The classic red/white/black is a striking combination and was used to its maximum effect during both the Weimar Republic and the Third Reich. If one is to understand the pull of the Nazi flag today, it is important that the colour of these flags are as close to what they were when they were displayed. The colour red in the flag was deemed blood red, although shades/tones do vary depending on the maker. A collector/museum has no control over the way in which flags were displayed during the Third Reich or after the war. They can, however help to preserve them so that future generations may understand the Nazi past. Flags that surface today are usually mothed (sometimes badly), torn or ripped in places, faded, fragile, and have heavy fold marks/creases. Whilst we are not conservators, flags should not be stored square but rolled if they can not be stored flat. They should also be wrapped in acid-free sheets then ideally rolled over an archive-quality tube, protected by an archive-quality outer sleeve then placed in an archive-quality tube/box. This might seem excessive, but poor storage decisions made today will affect how future generations experience and obtain understanding from the flags. Perhaps it is because Nazi flags are relatively obtainable that collectors don't seem to pay too much attention to their storage; from the dealer who stuffs a pile into a plastic bag to take to a Militaria fair; to the collector who tacks them onto their wall as a backdrop. Compared to flags, armbands and pennants are more managable, which is perhaps why they have proved popular amongst collectors, with examples of some pennants even exceeding the prices of flags. If we were pressed to give the most important feature of a Nazi flag, it would be the colour of red. There are many flags on the market, but many do not have a vivid colour that almost seems alive and jumps off the flag. Perhaps this is a result of a weaker dye they were originally made from or they have faded. Flags that have retained a striking colour are potentialy too historically valuable to be displayed without consideration given to how they are displayed and stored. They should also be kept in conditions that give them a chance of being protected from moth/insects/rodents. It is time that serious consideration is given to the display/storage/buying/selling of Nazi flags.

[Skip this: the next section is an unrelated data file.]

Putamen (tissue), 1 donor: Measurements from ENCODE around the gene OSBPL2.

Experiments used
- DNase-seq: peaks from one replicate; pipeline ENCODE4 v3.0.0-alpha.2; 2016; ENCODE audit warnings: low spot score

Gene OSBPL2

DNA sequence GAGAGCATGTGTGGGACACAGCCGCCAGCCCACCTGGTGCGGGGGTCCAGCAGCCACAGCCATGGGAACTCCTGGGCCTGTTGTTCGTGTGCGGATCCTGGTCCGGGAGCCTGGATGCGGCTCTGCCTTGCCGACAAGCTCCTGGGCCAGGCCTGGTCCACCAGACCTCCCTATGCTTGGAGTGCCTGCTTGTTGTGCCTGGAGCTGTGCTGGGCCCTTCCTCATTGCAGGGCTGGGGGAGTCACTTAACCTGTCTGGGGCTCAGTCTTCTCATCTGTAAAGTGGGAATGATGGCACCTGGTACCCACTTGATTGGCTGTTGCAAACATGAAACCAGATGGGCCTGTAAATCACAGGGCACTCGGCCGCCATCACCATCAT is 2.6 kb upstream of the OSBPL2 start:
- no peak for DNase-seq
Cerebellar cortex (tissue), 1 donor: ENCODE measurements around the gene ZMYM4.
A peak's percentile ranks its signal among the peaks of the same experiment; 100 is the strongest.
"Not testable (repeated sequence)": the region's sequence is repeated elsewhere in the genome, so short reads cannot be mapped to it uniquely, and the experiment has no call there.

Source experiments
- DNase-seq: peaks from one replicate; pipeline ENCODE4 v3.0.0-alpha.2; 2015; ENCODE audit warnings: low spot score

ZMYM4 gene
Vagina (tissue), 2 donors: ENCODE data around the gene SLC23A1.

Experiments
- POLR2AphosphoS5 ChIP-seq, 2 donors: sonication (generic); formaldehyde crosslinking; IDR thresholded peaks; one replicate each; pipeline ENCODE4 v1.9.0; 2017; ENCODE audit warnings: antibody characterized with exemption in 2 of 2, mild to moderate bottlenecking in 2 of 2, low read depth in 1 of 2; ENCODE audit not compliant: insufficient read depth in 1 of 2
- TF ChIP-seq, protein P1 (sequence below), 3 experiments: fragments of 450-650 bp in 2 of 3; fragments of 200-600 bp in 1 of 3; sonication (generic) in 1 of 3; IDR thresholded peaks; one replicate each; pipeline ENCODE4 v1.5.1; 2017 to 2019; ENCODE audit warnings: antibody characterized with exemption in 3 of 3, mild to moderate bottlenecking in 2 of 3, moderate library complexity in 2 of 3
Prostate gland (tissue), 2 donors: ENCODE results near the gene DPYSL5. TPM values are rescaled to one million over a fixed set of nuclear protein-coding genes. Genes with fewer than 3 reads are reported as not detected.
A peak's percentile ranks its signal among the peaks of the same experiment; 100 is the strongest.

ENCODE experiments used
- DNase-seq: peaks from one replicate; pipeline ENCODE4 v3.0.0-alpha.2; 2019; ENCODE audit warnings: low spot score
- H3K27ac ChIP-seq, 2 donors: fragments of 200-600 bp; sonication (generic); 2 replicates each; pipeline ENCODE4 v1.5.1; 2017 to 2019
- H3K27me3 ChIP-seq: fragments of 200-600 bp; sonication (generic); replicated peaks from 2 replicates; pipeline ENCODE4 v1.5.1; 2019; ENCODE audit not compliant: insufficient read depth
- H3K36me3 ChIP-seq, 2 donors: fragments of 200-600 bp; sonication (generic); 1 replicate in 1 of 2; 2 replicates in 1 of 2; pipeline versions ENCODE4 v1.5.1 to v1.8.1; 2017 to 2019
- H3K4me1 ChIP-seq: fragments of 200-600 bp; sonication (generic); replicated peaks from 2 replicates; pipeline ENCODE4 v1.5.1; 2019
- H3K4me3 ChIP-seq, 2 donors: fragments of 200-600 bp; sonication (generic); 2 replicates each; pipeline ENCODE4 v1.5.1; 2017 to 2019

Inheriting a Nazi flag presents an ethical dilemma, Ottawa Citizen, 2021
What Should You Do With a Captured Nazi Flag? Atlas Obscura, 2021
German Nazi Swastika Flag, Smithsonian Institution Nazi Party Flag, Anti-Defamation League

External Militaria-related Links

Links are presented in alphabetical order and don't constitute an endorsement.
Clicking on a link will take you away from the website,
and all dealings with the below companies are entirely at your own risk.

Jamie Cross, mainly Third Reich badges and medals


Angolia, John (1991). The Hitler Youth Volume 1. California: Bender Publishing.
Walker, Andrew Stephen (1973). Flags and Banners of the Third Reich. Surrey: Almark.

Last updated 5 April 2024, 4 November 2023